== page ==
All of my inner demons arise in the space of silence. So, too, do my deepest treasures, which we all, have to dig deeper and deeper to truly discover. Only in knowing what monsters lurk in the darker recesses of our psyches can we begin the process of loving them to death.
-Waking up early: It is not always easy to find time to be silent in the midst of family obligations, job requirements, traveling, and the myriad other demands of modern life. I have always found that the early morning is the best time to discover the power of silence, in its fullest bloom. That is because the atmosphere between the hours of 3:00 to 6:00 a.m. blossom with what Ayurveda psychology calls the quality of Sattva, which is the quality of clarity, harmony, peace, wisdom, and inner knowing. It is for this reason that Yogis have been waking up during this time, called Brahmamuhurta, since time immemorial. Brahmamuhurta is considered the most auspicious time, in fact, for my next favorite practice.
-Meditation: Meditation allows us to see that eternal, ever-present aspect of our self, that which is unaffected by age, change and all the many diverse cycles of life, including death. Through meditation, we can see what attachments we have to our body and/or mind that keep us trapped in our own internal prisons of sorrow and distress. As we delve deeper into our practice of meditation, we eventually can see that our so-called inner demons (our fears, worries, anxieties, anger or resentments) are not actually as real as we may feel them to be. I find that meditation is the practice that allows all that is not needed to naturally fall away and leave me to be more and more truly free.
–Being in Nature: Nature is one of the greatest healers. In Ayurveda, we strive to live as close to nature as we possibly can, through our daily and seasonal routines, foods, exercise regimens and other lifestyle practices. The way to achieve a state of health and balance changes throughout the course of the year. By spending time outdoors, we can start to observe how all of nature is in a state of continual change and renewal. We, too, undergo continual change in our human body suits and have the opportunity, through living close to nature with Ayurveda’s wisdom, to continually renew ourselves with nature’s healing powers. I personally love to spend time with animals, particularly dogs. I feel I learn so much from them, as they are always in a state of Yoga, which is definitely not just about asanas, but rather in a profound state of union and connection with all manifest creation. During my silent time in the early mornings, I cultivate my lifelong love affair with the sun in the sky, as a representation of the universal soul present in all beings and situations, even and especially in those that challenge us. The sun never asks for anything. It doesn’t shine for love, approval, or attention; it simply shines because the nature of the sun is to shine light.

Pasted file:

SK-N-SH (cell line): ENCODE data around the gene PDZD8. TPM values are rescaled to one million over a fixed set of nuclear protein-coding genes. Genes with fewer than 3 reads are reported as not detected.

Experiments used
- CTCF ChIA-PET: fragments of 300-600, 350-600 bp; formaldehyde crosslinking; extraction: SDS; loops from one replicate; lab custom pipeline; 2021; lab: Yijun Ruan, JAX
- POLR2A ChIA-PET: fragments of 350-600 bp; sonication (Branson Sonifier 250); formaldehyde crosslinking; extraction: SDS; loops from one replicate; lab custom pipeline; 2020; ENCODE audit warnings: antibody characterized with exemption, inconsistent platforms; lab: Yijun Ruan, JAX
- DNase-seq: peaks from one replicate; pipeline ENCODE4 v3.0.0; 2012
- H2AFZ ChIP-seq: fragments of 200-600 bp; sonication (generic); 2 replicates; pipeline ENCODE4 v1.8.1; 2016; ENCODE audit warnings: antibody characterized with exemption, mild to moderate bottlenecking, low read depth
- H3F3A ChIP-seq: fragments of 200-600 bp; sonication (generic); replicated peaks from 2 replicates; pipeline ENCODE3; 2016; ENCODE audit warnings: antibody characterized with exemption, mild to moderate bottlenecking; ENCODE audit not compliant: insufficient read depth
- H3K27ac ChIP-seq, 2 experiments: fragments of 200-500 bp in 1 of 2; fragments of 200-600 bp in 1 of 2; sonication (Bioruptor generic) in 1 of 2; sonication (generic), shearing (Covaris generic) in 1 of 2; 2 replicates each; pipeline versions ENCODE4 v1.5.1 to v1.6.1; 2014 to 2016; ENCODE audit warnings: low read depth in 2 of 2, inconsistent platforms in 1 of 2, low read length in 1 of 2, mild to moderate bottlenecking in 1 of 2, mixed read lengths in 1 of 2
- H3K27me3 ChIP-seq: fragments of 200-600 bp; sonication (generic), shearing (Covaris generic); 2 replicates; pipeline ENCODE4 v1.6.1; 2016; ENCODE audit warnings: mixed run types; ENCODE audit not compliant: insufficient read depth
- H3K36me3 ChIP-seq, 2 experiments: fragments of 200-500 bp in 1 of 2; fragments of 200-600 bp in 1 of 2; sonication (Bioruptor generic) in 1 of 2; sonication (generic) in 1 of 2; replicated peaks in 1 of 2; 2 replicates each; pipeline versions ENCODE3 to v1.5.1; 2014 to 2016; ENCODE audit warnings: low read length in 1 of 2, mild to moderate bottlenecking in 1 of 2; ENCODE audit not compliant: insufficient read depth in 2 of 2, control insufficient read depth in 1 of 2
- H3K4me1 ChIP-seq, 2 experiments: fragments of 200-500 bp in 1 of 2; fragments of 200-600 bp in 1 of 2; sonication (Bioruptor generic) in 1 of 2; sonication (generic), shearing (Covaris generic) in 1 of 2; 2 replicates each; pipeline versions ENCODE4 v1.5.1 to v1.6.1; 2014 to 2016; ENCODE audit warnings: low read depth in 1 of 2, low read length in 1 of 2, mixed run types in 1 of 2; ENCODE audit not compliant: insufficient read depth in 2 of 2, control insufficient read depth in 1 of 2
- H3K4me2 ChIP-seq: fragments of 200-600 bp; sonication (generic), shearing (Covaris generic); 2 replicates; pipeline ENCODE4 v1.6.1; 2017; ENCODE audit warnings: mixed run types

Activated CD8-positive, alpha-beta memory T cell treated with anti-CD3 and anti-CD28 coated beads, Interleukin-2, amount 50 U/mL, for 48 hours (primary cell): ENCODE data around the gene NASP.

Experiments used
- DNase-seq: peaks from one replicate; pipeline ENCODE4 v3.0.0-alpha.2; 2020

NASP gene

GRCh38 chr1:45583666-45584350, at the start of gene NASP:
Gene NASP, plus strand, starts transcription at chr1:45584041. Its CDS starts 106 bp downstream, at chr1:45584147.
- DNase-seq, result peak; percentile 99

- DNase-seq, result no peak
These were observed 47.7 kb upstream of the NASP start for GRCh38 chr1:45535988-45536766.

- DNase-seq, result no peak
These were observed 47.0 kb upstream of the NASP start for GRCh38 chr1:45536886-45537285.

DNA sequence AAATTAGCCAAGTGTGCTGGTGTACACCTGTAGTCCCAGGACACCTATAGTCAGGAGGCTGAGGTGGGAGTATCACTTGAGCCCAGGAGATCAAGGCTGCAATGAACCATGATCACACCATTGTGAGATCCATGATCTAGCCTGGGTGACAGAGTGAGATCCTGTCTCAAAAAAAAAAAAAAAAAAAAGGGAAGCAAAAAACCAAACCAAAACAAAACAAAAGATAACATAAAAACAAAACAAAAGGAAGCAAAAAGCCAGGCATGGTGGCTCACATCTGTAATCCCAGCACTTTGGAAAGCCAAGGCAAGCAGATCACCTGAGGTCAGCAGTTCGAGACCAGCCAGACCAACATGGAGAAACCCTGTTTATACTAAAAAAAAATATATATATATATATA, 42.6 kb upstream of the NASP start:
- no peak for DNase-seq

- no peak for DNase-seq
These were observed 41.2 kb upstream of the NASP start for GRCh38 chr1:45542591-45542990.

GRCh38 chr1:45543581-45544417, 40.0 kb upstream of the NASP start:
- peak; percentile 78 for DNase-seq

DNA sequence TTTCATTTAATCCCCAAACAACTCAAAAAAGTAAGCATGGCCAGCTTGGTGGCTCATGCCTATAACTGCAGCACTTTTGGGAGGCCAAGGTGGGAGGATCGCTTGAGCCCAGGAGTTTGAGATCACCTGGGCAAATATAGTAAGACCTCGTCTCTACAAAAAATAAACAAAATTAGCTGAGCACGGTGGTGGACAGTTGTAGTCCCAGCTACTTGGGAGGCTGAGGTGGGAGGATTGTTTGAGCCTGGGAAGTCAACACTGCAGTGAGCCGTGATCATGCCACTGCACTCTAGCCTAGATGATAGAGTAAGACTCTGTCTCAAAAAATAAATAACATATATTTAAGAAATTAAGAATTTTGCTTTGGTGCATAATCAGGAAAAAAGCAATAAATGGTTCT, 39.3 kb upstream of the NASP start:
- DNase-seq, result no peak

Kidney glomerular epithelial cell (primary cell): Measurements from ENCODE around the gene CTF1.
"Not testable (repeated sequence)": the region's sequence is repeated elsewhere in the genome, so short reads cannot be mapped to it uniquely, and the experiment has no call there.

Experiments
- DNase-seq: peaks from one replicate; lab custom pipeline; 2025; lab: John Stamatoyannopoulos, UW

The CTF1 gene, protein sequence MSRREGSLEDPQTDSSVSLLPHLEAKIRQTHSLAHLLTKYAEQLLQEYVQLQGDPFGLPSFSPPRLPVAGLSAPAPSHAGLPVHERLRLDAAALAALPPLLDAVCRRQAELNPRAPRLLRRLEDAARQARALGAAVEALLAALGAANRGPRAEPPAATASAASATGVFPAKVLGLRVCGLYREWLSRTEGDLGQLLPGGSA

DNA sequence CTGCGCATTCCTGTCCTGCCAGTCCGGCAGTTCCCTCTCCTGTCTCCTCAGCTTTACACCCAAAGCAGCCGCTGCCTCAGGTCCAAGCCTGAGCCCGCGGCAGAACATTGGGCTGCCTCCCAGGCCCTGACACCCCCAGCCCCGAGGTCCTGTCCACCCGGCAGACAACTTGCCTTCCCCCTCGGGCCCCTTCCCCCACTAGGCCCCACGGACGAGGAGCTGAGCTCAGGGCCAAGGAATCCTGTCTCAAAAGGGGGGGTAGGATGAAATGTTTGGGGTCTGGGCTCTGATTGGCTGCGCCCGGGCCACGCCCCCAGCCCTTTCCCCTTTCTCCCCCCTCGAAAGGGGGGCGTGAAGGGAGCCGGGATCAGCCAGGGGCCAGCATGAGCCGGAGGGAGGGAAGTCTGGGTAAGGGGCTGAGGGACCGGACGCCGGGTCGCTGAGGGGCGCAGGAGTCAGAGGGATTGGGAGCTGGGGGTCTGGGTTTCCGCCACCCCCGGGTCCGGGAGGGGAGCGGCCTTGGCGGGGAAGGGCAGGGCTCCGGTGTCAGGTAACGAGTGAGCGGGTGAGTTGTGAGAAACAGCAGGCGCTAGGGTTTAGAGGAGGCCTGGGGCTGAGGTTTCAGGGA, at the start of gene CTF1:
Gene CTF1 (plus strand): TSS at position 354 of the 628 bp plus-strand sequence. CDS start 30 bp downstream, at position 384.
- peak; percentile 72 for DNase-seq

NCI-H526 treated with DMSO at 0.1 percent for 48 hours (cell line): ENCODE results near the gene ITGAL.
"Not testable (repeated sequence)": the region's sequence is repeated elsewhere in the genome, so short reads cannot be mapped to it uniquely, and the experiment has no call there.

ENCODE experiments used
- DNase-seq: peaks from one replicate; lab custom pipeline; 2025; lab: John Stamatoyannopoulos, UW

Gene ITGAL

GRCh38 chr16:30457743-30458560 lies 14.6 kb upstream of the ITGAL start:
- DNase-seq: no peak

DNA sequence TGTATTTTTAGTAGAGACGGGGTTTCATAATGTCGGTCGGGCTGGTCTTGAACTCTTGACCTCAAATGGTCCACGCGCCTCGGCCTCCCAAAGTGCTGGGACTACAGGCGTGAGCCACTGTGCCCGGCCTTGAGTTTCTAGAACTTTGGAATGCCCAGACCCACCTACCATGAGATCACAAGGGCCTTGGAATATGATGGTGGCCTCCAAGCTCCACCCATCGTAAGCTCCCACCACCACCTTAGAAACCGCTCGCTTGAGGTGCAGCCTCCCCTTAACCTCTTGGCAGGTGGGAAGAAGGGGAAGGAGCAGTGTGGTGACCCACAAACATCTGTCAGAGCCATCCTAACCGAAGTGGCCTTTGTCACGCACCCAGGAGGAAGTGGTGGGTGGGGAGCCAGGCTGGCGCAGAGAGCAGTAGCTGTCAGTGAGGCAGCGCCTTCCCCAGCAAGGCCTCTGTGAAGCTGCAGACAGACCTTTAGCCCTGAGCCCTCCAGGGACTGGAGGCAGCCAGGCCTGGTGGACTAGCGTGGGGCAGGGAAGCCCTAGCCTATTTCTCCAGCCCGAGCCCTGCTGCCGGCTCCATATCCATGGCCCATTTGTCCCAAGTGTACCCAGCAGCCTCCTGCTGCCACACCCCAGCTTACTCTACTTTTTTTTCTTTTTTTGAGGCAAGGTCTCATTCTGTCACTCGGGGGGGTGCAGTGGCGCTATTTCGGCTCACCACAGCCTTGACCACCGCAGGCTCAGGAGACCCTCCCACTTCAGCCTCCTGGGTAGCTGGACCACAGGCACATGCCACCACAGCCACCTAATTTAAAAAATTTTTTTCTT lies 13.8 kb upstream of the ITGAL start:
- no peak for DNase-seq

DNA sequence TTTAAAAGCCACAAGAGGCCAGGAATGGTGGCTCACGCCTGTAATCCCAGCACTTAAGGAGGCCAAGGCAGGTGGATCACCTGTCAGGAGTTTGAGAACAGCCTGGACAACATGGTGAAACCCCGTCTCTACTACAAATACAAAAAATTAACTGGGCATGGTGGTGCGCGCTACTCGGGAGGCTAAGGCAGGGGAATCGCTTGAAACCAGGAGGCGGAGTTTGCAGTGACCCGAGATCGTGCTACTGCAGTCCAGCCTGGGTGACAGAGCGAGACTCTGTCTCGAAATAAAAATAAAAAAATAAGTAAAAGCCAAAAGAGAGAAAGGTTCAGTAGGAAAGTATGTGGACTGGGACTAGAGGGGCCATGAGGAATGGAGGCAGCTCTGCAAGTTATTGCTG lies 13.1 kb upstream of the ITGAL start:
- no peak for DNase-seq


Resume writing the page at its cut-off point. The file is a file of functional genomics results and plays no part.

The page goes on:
As the poet Rumi once eloquently revealed: “Even after all this time, the sun never says to the earth, ‘you owe me. Look what happens with a love like that. It lights the whole sky.’”
May we all grow in our self-love so much that we, together, light the entire sky. Much love to you.